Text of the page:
mentary to them, if it was less kind, than the proposal of Dean Tucker at once to show them the door.


The War of Independence, pp. 58–64, 69–70. The principle that people must not be taxed except by their representatives had been to some extent recognized in England for five hundred years, and it was really the fundamental principle of English liberty, but it was only very iinperfectly that it had been put into practice. In the eighteenth century the House of Cominons was very far from being a body that fairly represented the people of Great Britain. For a long time there had been no change in the distribution of seats, and meanwhile the population had been increasing very differently in different parts of the kingdom. Thus cities which had grown up in recent times, such as Sheffield and Manchester, had no representatives in Parliainent, while many little boroughs with a handful of inhabitants had their representatives. Some such boroughs had been granted representation by Henry VIII. in order to create a majority for his measures in the House of Commons. Others were simply petty towns that had dwindled away, somewhat as the mountain villages of New England have dwindled since the introduction of railroads. The famous Old Sarum had members in Parliament long after it had ceased to have any inhabitants. Seats for these rotten boroughs, as they were called, were simply bought and sold. Political life in England was exceedingly corrupt; some of the best statesmen indulged in wholesale bribery as if it were the most innocent thing in the world. The country was really governed by a few great families, some of whose members sat in the House of Lords and others in the House of Commons. Their measures were often noble and patriotic in the highest degree, but when bribery and corruption seemed necessary for carrying them, such means were employed without scruple.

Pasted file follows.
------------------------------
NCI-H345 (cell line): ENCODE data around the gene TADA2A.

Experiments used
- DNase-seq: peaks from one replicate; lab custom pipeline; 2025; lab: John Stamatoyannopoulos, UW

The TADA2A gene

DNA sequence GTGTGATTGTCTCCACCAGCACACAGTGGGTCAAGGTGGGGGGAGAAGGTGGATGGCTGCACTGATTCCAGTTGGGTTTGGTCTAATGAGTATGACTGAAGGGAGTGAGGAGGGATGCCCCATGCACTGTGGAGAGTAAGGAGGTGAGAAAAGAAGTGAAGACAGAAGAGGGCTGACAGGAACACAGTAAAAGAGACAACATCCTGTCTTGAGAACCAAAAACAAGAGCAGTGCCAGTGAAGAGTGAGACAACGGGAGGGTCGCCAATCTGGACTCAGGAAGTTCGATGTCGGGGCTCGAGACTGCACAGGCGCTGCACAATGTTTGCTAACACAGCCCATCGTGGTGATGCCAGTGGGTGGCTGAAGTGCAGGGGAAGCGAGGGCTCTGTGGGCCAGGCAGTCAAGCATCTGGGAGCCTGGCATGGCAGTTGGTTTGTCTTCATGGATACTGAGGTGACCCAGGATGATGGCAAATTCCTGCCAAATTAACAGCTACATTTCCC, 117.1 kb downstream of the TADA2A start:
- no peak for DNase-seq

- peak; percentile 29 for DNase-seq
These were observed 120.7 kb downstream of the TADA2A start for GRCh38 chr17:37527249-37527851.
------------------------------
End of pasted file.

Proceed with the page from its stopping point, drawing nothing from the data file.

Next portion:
When George III. came to the throne in 1760, the great families which had thus governed England for half a century belonged to the party known as Old Whigs. Under their rule